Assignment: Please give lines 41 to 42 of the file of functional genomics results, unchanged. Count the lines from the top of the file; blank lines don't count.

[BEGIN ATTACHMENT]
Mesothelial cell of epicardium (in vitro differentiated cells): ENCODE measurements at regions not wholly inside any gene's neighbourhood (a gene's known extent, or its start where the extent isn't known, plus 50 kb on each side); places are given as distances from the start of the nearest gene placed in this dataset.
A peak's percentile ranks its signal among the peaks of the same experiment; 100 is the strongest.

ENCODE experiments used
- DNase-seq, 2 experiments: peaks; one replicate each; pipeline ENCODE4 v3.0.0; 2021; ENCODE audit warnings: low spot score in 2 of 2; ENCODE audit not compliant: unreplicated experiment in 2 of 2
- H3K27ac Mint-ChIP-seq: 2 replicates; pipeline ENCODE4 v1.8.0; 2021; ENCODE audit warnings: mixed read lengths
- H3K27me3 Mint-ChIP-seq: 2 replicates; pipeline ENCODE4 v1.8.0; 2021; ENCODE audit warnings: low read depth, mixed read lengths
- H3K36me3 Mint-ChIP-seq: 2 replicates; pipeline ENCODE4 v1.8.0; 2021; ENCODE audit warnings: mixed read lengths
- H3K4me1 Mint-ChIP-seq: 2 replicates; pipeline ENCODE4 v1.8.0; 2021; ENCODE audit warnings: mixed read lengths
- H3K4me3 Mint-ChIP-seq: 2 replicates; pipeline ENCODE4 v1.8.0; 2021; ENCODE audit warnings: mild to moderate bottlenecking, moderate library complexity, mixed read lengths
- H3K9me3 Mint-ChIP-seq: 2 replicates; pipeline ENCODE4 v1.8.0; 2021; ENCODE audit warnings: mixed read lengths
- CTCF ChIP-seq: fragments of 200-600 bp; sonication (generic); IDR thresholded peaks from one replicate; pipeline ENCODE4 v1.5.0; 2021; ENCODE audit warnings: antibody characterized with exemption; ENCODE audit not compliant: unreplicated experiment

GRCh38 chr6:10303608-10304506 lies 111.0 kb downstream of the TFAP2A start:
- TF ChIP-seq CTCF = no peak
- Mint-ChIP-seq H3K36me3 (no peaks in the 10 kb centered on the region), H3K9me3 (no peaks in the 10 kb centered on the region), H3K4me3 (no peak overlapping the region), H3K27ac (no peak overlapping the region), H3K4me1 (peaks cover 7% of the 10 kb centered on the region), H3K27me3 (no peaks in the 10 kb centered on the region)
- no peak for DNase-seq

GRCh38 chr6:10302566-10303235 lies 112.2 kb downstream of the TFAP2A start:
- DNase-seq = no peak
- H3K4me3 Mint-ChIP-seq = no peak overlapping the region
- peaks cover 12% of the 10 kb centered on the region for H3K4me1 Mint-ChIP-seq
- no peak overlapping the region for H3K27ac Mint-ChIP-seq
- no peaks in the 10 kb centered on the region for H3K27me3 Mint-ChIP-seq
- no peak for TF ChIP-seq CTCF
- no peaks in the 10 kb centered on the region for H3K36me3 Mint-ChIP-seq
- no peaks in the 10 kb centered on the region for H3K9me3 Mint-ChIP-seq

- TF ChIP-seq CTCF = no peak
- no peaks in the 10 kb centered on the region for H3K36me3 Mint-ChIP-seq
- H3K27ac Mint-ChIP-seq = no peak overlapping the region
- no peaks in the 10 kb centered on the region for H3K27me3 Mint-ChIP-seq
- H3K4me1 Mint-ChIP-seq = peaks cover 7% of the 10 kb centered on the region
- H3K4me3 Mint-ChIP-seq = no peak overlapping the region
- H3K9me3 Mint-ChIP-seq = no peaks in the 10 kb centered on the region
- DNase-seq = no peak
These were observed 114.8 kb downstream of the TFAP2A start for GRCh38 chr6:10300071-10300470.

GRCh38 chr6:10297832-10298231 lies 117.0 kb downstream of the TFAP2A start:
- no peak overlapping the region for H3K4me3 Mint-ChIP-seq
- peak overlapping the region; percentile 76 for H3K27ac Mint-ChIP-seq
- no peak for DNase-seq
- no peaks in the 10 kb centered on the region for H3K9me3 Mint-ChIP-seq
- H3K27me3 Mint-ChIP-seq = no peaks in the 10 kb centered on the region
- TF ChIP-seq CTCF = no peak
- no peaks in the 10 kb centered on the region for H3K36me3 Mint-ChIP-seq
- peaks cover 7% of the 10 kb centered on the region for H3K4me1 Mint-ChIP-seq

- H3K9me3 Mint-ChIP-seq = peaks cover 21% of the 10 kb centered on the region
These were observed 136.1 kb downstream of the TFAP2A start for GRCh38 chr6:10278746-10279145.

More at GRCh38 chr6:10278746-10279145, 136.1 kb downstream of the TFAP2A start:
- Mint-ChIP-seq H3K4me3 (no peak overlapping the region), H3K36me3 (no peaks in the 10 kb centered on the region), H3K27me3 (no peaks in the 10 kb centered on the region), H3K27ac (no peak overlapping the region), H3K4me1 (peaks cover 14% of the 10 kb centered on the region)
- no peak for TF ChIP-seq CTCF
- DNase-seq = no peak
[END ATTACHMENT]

- no peaks in the 10 kb centered on the region for H3K36me3 Mint-ChIP-seq
- peaks cover 7% of the 10 kb centered on the region for H3K4me1 Mint-ChIP-seq